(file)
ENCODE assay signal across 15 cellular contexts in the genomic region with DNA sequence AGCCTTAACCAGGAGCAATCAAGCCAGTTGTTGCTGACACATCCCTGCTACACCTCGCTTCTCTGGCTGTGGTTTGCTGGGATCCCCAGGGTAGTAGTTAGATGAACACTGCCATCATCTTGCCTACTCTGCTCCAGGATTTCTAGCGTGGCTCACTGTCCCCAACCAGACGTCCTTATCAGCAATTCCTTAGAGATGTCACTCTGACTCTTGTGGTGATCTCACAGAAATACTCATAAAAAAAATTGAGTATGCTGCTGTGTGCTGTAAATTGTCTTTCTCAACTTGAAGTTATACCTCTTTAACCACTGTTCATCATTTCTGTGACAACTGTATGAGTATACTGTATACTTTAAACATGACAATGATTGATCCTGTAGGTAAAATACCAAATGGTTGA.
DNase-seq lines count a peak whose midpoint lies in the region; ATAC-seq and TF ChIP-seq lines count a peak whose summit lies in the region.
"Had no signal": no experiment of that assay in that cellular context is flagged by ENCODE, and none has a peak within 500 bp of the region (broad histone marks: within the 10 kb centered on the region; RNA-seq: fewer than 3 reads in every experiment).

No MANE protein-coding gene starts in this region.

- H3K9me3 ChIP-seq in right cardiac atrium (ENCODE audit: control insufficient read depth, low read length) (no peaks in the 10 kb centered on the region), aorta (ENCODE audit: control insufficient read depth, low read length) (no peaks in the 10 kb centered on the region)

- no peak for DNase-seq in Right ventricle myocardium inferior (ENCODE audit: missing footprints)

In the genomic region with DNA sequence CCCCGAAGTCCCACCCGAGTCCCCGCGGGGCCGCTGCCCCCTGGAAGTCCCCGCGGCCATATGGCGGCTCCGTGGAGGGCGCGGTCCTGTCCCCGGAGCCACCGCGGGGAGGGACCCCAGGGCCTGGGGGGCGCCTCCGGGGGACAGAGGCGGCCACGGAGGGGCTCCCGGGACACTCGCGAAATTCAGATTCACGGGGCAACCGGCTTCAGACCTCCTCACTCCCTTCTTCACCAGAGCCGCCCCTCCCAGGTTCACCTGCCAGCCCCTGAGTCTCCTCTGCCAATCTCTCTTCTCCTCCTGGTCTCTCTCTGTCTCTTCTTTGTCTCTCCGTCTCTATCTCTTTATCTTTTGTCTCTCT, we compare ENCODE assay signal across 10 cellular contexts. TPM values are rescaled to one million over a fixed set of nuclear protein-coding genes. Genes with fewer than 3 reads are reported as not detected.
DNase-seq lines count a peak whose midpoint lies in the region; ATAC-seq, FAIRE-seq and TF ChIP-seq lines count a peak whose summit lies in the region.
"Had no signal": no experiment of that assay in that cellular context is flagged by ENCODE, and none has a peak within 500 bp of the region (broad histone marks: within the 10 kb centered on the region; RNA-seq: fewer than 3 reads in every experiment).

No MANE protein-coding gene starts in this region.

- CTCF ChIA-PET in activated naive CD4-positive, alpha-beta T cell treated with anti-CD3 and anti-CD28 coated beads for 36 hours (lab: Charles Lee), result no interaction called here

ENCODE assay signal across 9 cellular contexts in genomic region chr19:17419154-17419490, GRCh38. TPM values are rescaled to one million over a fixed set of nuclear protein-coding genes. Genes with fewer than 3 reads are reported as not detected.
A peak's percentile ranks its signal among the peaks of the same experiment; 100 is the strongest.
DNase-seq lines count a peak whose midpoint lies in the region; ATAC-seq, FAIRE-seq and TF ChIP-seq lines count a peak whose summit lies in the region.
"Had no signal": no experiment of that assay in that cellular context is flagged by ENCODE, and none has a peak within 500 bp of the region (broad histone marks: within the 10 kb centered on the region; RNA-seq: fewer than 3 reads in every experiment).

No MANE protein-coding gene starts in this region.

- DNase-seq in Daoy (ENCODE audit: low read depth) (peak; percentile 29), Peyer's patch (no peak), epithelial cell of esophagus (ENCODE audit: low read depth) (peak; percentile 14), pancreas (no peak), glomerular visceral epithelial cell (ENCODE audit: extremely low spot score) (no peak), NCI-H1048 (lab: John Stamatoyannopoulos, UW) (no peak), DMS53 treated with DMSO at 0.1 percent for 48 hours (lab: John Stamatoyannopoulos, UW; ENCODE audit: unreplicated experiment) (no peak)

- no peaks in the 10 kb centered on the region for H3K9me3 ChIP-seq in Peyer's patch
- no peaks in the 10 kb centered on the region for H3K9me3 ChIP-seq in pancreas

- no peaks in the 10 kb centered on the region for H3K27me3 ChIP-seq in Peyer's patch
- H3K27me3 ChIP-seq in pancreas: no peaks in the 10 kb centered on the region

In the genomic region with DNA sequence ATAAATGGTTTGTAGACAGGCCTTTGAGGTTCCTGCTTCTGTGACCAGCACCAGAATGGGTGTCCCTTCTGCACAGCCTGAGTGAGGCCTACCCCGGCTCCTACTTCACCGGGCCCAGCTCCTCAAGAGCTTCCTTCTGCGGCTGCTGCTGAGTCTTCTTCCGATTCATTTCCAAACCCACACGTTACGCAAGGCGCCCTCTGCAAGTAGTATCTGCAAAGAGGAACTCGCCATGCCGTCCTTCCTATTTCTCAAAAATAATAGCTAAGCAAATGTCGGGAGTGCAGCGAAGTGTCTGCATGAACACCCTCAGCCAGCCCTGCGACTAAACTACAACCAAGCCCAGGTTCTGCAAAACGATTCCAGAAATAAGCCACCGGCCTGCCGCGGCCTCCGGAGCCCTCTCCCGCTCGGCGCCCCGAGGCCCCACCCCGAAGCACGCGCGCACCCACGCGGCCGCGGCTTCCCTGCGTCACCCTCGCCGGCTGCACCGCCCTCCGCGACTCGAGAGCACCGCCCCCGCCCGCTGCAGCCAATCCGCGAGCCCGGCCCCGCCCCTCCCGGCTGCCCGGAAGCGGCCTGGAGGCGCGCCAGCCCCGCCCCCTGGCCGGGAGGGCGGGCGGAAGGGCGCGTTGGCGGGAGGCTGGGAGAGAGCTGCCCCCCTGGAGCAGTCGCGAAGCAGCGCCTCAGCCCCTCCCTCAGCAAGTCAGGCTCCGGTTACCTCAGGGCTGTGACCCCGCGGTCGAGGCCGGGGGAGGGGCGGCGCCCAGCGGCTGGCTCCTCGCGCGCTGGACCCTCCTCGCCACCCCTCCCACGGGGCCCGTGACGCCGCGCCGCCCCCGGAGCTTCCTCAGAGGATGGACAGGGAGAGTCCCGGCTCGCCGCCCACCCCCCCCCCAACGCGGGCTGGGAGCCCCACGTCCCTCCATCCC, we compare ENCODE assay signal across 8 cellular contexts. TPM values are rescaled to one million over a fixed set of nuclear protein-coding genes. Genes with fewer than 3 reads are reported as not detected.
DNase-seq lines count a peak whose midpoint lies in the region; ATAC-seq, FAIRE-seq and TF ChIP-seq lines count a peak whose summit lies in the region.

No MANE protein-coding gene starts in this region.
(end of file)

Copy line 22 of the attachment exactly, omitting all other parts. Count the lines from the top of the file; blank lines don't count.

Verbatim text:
In the genomic region with DNA sequence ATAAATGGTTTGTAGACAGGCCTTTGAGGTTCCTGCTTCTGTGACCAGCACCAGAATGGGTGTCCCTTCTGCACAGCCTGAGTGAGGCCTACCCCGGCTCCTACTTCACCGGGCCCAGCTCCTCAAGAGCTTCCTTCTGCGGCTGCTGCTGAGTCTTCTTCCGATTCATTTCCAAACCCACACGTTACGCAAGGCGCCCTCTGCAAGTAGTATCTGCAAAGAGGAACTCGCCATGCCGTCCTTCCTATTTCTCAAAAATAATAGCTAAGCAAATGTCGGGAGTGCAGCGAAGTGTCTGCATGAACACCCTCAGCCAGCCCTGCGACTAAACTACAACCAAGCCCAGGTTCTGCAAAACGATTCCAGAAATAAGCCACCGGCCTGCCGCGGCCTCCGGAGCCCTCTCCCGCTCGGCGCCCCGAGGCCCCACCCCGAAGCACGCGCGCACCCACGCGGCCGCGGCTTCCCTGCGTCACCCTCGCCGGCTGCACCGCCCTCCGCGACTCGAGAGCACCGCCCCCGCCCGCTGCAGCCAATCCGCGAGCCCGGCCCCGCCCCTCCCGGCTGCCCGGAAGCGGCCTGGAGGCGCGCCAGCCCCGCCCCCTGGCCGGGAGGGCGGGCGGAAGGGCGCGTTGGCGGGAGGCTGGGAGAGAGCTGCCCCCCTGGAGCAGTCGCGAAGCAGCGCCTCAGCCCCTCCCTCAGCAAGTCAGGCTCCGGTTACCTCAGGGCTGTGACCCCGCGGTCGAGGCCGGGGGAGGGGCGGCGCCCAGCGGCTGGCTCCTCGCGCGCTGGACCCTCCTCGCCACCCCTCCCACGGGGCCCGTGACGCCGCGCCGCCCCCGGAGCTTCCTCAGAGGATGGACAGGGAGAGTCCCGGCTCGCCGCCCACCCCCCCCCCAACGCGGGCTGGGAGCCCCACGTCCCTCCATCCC, we compare ENCODE assay signal across 8 cellular contexts. TPM values are rescaled to one million over a fixed set of nuclear protein-coding genes. Genes with fewer than 3 reads are reported as not detected.